Paul Krugman: 21st Century Howard Beale
In his Times column, Krugman writes mostly as a political scientist, not an economist. So he isn’t even working in his field of expertise. But surely his rigorous intellectual methods, his “pellucid clarity” (in the words of Lawrence Summers, the director of the National Economic Council who frequently speaks to Krugman) make him the “rock star” he is?
Not really. The New Yorker profile makes it clear how little of the scientific method Krugman brings to his column. Is he (unlike a scientist, but like any other excitable partisan hack) susceptible to hysterical exaggeration? Yes. (He accused President George W. Bush of “trying to bankrupt Social Security.” Sure. That was Bush’s goal.)
Does he have a scientist’s even, disinterested temperament? No. (At a 2008 election night party Krugman and his wife hosted, guests were encouraged to burn effigies -- presumably George W. Bush was the favorite kind, although the article doesn’t go into detail.)
Is he outside the mainstream? Proudly. (The 2000 election “radicalized” him, says the New Yorker writer).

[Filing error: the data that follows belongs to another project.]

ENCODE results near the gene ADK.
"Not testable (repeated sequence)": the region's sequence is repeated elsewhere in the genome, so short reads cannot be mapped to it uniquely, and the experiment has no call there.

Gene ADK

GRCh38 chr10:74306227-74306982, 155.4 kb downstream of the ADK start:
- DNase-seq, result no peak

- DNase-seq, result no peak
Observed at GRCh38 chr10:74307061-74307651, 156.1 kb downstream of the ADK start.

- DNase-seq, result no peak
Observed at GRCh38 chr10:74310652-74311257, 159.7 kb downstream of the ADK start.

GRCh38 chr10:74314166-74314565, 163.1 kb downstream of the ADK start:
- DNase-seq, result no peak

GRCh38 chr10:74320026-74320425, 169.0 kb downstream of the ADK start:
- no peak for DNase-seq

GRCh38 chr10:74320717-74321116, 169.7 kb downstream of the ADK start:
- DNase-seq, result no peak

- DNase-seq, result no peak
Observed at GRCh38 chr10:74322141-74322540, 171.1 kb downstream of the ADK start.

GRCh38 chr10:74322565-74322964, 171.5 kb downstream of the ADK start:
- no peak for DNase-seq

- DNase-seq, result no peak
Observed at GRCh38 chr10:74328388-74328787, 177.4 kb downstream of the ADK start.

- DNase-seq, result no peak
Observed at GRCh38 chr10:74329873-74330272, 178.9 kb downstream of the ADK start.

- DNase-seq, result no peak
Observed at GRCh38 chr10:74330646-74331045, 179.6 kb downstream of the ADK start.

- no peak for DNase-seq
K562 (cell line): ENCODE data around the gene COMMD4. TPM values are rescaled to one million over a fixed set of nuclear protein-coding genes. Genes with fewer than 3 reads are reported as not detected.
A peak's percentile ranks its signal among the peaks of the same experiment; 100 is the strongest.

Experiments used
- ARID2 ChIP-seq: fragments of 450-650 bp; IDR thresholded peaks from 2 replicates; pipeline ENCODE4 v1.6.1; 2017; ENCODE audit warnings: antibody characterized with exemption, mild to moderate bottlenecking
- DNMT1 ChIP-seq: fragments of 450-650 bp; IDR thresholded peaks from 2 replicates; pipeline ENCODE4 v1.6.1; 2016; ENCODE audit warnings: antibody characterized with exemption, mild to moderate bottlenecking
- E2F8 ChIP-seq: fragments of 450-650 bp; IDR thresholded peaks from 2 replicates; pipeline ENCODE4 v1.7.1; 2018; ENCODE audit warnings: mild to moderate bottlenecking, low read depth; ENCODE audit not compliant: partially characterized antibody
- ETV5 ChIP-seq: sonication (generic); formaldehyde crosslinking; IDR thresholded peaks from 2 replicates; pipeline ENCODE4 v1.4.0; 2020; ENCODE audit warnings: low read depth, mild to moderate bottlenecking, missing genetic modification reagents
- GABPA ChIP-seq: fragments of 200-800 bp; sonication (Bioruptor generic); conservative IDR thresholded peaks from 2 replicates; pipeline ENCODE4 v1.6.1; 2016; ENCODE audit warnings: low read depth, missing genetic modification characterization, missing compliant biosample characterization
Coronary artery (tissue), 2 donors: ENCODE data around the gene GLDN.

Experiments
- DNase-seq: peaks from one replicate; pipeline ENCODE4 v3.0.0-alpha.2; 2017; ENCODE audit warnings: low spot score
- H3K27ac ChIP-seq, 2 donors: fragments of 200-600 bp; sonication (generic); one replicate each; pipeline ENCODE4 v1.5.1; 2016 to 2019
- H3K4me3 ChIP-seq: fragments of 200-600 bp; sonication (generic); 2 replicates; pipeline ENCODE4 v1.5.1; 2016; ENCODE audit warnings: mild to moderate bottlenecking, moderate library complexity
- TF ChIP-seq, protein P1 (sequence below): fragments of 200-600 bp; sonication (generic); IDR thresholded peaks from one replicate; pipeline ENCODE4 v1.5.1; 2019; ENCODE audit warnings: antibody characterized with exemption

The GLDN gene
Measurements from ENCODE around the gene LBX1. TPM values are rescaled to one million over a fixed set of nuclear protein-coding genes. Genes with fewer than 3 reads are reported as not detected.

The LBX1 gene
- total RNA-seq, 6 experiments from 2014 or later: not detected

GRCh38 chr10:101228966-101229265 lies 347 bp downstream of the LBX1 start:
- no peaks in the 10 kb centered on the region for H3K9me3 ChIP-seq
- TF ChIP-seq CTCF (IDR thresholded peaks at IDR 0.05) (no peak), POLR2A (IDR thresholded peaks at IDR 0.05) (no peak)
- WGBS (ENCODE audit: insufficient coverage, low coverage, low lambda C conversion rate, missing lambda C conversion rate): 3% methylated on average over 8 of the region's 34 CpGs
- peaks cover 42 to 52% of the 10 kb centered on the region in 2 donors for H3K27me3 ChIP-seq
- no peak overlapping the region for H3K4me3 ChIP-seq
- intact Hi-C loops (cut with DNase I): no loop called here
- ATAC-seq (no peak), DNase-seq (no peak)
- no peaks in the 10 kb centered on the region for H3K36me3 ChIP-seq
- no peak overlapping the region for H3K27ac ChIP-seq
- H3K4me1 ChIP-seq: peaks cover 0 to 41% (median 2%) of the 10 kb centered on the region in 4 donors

Does he dump his principles when party-line support renders them inconvenient? Of course. Krugman derided President Bush for running deficits. “Even the most sober observers now talk starkly about the risk to our solvency,” Krugman wrote in 2003. He added, “It's impolite to say that George W. Bush is the most fiscally irresponsible president in American history, but it would be dishonest to pretend otherwise.” Today, Krugman thinks President Obama is far too fiscally disciplined and should have pushed for a much bigger stimulus, even as Obama runs up deficits much larger than Bush’s and undreamed of since World War II. And Krugman loved the filibuster when Democrats used it, saying only “extremists” wanted to rid the Senate of this scourge, which was being used to block judicial appointments. Today, with Republicans wielding the filibuster threat to stop a massive health-care bill that is much more of a game-changer than any federal judiciary appointment, Krugman says to “blame the filibuster, under which 41 senators can make the country ungovernable.”
The most memorable sentence among many in the New Yorker profile may be this one: “Krugman explained that he’d become an economist because of science fiction.” Krugman is a sci-fi creature, a two-headed Godzilla roaring out of both sides of his mouth, and his value to fans isn’t from any cogent, consistent argument, any scientific inquiry, any reasoned insight. They simply love to watch fire come out of his mouth.